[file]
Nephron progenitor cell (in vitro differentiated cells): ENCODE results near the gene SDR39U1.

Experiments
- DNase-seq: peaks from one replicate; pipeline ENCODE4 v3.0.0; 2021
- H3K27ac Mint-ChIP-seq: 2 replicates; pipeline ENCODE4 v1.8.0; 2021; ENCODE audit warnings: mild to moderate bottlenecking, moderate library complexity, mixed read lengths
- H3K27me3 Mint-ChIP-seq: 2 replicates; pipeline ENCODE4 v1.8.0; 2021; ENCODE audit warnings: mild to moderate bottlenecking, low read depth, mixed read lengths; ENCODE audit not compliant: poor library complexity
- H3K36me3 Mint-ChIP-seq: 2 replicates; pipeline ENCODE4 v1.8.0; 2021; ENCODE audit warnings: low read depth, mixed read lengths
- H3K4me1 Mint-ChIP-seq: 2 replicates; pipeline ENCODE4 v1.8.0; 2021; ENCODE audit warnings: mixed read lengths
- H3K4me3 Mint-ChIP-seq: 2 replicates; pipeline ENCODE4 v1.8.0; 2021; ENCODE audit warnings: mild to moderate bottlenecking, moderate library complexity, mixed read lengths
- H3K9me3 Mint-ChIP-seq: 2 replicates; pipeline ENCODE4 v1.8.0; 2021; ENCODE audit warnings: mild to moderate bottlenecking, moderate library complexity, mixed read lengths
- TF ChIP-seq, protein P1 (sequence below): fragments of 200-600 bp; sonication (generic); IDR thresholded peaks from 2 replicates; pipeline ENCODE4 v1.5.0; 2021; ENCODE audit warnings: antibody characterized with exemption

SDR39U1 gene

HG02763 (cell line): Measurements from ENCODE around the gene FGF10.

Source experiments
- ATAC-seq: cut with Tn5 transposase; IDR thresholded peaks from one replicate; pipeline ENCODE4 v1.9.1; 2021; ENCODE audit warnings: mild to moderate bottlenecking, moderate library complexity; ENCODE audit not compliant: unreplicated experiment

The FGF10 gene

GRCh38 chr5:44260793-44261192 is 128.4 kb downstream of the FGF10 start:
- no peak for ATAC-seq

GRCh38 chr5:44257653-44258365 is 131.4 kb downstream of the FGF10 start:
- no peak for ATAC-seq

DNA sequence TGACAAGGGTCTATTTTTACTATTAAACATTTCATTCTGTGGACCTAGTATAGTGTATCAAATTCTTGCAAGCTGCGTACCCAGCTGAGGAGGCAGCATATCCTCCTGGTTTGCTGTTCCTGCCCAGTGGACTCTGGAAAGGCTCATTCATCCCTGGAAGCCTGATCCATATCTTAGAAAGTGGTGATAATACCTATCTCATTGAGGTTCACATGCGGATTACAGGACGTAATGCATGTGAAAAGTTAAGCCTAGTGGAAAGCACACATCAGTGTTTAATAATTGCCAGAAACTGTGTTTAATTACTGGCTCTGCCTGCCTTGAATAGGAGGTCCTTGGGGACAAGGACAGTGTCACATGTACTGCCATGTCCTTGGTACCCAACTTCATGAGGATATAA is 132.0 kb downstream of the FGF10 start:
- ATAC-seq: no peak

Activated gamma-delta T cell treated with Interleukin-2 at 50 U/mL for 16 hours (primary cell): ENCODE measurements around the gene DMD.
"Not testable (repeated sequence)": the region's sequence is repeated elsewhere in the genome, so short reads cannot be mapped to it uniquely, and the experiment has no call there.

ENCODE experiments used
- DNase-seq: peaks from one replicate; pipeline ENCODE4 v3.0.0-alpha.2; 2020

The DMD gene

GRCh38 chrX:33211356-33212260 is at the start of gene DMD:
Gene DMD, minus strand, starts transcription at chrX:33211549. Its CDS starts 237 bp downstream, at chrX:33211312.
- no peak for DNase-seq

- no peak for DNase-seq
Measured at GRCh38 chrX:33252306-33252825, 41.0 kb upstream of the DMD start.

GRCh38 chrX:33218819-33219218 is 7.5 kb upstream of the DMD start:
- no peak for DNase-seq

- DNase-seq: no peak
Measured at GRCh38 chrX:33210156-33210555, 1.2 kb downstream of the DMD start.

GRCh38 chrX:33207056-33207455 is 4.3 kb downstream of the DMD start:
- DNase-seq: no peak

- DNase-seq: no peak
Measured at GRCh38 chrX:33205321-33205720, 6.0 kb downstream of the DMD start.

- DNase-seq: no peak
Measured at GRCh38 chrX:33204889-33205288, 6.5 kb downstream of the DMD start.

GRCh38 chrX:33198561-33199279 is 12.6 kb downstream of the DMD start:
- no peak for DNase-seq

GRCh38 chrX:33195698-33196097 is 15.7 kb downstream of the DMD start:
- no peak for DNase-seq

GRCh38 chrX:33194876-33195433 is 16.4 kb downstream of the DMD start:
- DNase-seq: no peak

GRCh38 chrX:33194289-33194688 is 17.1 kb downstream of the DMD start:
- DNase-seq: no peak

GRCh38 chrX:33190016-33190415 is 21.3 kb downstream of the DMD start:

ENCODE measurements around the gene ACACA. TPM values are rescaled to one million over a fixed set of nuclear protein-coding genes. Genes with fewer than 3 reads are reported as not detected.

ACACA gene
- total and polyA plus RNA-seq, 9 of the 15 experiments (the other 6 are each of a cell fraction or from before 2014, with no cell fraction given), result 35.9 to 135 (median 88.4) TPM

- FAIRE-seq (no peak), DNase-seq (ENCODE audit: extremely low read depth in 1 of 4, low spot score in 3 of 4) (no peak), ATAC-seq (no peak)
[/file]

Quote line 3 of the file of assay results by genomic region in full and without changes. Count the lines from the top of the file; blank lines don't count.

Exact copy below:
- DNase-seq: peaks from one replicate; pipeline ENCODE4 v3.0.0; 2021